Tuesday, June 23, 2009

Sexual Violence: Should Dangerous Sex Offenders be Committed to Mental Hospitals After Serving Their Prison Terms?

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"They who can give up essential liberty to obtain a little temporary safety deserve neither liberty nor safety." - Benjamin Franklin (Bill Of Rights)

NV - Appeals court says DNA test violated Las Vegas inmate's rights

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An appeals court panel ruled today that a Metropolitan Police Department detective violated an inmate’s rights when he forcefully extracted a DNA sample to determine whether the sex offender was involved in old sex offense cases.

In a 2-1 vote, a panel of the 9th U.S. Circuit Court of Appeals ordered _____’s case back to federal court in Las Vegas, where U.S. District Judge James Mahan had dismissed it in 2005.

_____ claimed his Fourth Amendment rights were violated after he was arrested in 2003 on charges related to stalking someone at a health club and making threatening calls.

As a pretrial detainee, he refused to submit to a DNA test requested by Las Vegas police Detective Dolphus Boucher.

Boucher received permission from Clark County Deputy District Attorney Ellisa Luzaich to place _____’s DNA in a cold case bank, the opinion states.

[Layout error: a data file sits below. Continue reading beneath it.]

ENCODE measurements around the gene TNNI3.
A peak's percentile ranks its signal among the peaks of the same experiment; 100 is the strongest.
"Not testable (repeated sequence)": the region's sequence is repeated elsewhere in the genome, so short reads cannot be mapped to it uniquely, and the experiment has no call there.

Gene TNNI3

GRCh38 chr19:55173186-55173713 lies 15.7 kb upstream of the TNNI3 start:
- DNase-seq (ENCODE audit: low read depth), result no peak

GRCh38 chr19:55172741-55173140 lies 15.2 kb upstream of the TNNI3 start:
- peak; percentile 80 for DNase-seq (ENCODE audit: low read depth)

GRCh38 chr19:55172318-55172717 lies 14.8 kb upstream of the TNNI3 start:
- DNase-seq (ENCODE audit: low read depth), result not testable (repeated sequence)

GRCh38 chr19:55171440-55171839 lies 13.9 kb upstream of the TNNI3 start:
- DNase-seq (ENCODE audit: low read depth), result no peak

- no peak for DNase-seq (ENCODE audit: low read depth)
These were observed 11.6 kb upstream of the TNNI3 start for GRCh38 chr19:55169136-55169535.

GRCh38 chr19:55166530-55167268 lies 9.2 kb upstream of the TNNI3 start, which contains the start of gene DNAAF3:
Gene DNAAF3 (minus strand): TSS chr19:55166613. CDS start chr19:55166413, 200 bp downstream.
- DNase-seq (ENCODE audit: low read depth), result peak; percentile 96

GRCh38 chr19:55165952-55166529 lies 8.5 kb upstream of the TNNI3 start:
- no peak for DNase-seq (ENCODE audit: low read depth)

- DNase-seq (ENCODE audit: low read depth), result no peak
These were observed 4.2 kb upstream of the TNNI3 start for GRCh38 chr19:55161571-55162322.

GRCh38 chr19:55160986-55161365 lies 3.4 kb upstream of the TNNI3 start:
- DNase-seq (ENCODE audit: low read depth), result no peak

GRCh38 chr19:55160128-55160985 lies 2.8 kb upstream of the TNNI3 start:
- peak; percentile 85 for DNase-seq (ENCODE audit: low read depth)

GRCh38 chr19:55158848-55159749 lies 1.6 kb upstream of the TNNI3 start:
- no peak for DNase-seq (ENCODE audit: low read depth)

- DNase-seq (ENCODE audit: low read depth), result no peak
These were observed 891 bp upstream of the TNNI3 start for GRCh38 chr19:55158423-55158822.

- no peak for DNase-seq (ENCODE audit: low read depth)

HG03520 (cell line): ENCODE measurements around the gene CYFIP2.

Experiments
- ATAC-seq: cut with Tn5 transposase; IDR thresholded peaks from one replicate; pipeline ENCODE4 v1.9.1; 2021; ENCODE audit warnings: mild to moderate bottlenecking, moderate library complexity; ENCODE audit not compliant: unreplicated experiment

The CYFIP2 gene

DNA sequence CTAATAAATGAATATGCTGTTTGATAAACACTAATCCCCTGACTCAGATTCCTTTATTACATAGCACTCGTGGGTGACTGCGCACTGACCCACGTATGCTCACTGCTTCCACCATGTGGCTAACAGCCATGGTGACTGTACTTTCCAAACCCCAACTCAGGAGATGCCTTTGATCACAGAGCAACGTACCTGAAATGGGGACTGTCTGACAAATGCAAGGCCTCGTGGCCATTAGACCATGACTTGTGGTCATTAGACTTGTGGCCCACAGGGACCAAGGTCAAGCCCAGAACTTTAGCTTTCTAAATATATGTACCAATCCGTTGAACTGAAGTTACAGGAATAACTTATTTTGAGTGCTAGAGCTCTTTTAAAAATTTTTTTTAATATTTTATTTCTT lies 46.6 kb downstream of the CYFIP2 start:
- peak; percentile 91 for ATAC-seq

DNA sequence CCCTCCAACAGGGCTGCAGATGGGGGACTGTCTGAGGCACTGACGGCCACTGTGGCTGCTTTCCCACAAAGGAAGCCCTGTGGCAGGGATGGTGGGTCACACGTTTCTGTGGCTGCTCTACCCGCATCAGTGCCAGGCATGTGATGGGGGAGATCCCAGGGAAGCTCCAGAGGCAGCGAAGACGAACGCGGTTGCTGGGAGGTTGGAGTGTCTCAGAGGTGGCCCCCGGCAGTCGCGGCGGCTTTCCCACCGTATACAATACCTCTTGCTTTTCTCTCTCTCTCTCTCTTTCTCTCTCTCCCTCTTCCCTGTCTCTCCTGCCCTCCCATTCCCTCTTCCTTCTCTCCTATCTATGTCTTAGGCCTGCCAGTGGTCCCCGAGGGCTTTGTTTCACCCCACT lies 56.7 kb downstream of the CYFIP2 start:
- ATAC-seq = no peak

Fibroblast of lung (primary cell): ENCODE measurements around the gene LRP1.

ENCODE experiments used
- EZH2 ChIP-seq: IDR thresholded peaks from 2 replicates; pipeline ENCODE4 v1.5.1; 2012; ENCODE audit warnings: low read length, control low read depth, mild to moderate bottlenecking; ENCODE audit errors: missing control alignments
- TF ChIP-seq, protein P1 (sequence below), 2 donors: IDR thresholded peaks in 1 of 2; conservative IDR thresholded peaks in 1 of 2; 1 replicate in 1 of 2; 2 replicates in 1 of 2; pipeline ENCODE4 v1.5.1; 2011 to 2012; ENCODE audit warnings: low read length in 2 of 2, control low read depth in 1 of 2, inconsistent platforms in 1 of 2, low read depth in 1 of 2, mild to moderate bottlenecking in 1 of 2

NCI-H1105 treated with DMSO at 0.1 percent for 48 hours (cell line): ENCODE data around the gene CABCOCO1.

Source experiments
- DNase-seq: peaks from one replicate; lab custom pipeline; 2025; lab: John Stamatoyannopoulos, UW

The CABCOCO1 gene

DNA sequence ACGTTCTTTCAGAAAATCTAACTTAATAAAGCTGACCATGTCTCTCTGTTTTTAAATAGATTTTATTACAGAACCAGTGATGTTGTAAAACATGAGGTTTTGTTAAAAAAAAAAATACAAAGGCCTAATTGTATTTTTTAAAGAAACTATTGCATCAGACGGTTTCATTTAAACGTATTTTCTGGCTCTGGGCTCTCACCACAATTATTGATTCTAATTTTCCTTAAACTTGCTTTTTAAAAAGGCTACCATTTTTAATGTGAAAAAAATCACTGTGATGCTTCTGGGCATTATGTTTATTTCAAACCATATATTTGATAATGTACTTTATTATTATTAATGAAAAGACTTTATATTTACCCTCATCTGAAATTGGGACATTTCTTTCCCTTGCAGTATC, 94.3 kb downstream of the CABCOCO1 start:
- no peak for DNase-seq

_____ said he was in shackles and chained to a metal bar when Boucher forcefully swabbed his mouth.

In dismissing _____’s case, Mahan said Boucher and Luzaich were entitled to “qualified immunity,” which shields government officials from being sued for violating an individual’s constitutional rights.

Two of the three judges sitting on the appellate panel said authorities had no right to forcefully take _____’s DNA sample for the purpose of placing it in a cold case bank.

They also noted the DNA was never entered into the cold case database.

Neither the Supreme Court nor this court has ever ruled that law enforcement officers may conduct suspicionless searches on pretrial detainees for reasons other than prison security,” the opinion written by Judge Sidney Thomas stated.

Thomas also dismissed the qualified immunity argument, because _____’s rights were clear when Boucher took the sample.

The opinion states that _____ was arrested in 1980 and pleaded guilty to rape in Montana. He was released in 2001 and moved to Las Vegas. He was not on parole or probation when he was arrested by police.